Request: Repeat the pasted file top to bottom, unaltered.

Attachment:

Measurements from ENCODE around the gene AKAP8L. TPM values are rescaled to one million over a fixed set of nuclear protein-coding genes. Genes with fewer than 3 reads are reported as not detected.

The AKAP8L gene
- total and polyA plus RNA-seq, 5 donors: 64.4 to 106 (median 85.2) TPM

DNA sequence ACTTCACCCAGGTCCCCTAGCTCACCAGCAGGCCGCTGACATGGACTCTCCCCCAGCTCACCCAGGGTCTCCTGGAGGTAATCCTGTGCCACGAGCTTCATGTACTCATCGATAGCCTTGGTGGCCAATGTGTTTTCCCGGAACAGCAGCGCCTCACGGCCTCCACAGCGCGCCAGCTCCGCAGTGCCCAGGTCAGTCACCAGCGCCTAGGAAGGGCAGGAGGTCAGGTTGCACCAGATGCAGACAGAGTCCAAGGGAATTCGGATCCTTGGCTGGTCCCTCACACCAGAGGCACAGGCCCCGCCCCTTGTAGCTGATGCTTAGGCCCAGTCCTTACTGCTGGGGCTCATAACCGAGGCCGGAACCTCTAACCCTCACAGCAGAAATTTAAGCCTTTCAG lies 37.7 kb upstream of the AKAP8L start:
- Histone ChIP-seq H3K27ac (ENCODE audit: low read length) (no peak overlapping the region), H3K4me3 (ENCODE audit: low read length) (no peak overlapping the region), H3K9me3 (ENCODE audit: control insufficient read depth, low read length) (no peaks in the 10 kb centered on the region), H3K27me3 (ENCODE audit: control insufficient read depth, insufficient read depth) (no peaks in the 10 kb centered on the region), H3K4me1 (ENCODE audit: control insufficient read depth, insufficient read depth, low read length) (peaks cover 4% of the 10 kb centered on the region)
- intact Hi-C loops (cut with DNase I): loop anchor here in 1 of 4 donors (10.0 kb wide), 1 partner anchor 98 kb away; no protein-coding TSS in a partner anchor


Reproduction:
Measurements from ENCODE around the gene AKAP8L. TPM values are rescaled to one million over a fixed set of nuclear protein-coding genes. Genes with fewer than 3 reads are reported as not detected.

The AKAP8L gene
- total and polyA plus RNA-seq, 5 donors: 64.4 to 106 (median 85.2) TPM

DNA sequence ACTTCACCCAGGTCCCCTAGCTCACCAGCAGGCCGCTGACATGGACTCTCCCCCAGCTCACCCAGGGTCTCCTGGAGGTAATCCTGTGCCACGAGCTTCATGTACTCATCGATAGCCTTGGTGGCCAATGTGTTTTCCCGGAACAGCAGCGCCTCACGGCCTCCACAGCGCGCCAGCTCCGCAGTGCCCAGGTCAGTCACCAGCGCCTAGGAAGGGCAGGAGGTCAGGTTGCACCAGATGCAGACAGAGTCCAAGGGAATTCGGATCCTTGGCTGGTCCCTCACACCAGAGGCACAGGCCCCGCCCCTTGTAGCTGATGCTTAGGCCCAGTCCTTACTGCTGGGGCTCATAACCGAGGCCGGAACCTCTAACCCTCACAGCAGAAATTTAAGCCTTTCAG lies 37.7 kb upstream of the AKAP8L start:
- Histone ChIP-seq H3K27ac (ENCODE audit: low read length) (no peak overlapping the region), H3K4me3 (ENCODE audit: low read length) (no peak overlapping the region), H3K9me3 (ENCODE audit: control insufficient read depth, low read length) (no peaks in the 10 kb centered on the region), H3K27me3 (ENCODE audit: control insufficient read depth, insufficient read depth) (no peaks in the 10 kb centered on the region), H3K4me1 (ENCODE audit: control insufficient read depth, insufficient read depth, low read length) (peaks cover 4% of the 10 kb centered on the region)
- intact Hi-C loops (cut with DNase I): loop anchor here in 1 of 4 donors (10.0 kb wide), 1 partner anchor 98 kb away; no protein-coding TSS in a partner anchor